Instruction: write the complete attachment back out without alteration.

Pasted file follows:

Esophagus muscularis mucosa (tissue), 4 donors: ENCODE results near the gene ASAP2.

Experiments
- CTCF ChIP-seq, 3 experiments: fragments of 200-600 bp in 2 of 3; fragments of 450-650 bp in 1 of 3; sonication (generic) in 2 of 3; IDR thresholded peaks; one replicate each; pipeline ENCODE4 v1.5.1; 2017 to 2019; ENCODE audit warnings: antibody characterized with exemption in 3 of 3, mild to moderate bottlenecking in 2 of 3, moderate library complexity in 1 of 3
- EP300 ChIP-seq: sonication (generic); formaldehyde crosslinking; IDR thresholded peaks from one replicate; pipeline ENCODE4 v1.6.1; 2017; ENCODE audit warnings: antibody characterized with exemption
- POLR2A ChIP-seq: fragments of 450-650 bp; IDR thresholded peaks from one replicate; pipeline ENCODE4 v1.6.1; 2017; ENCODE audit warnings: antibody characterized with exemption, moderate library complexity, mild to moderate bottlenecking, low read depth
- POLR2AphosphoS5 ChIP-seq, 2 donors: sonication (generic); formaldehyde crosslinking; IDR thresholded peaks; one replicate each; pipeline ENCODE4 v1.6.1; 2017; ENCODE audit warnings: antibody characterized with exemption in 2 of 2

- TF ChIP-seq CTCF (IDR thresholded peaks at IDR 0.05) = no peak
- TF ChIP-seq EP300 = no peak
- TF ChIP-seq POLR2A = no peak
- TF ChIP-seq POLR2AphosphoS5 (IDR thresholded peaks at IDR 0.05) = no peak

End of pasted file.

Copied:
Esophagus muscularis mucosa (tissue), 4 donors: ENCODE results near the gene ASAP2.

Experiments
- CTCF ChIP-seq, 3 experiments: fragments of 200-600 bp in 2 of 3; fragments of 450-650 bp in 1 of 3; sonication (generic) in 2 of 3; IDR thresholded peaks; one replicate each; pipeline ENCODE4 v1.5.1; 2017 to 2019; ENCODE audit warnings: antibody characterized with exemption in 3 of 3, mild to moderate bottlenecking in 2 of 3, moderate library complexity in 1 of 3
- EP300 ChIP-seq: sonication (generic); formaldehyde crosslinking; IDR thresholded peaks from one replicate; pipeline ENCODE4 v1.6.1; 2017; ENCODE audit warnings: antibody characterized with exemption
- POLR2A ChIP-seq: fragments of 450-650 bp; IDR thresholded peaks from one replicate; pipeline ENCODE4 v1.6.1; 2017; ENCODE audit warnings: antibody characterized with exemption, moderate library complexity, mild to moderate bottlenecking, low read depth
- POLR2AphosphoS5 ChIP-seq, 2 donors: sonication (generic); formaldehyde crosslinking; IDR thresholded peaks; one replicate each; pipeline ENCODE4 v1.6.1; 2017; ENCODE audit warnings: antibody characterized with exemption in 2 of 2

- TF ChIP-seq CTCF (IDR thresholded peaks at IDR 0.05) = no peak
- TF ChIP-seq EP300 = no peak
- TF ChIP-seq POLR2A = no peak
- TF ChIP-seq POLR2AphosphoS5 (IDR thresholded peaks at IDR 0.05) = no peak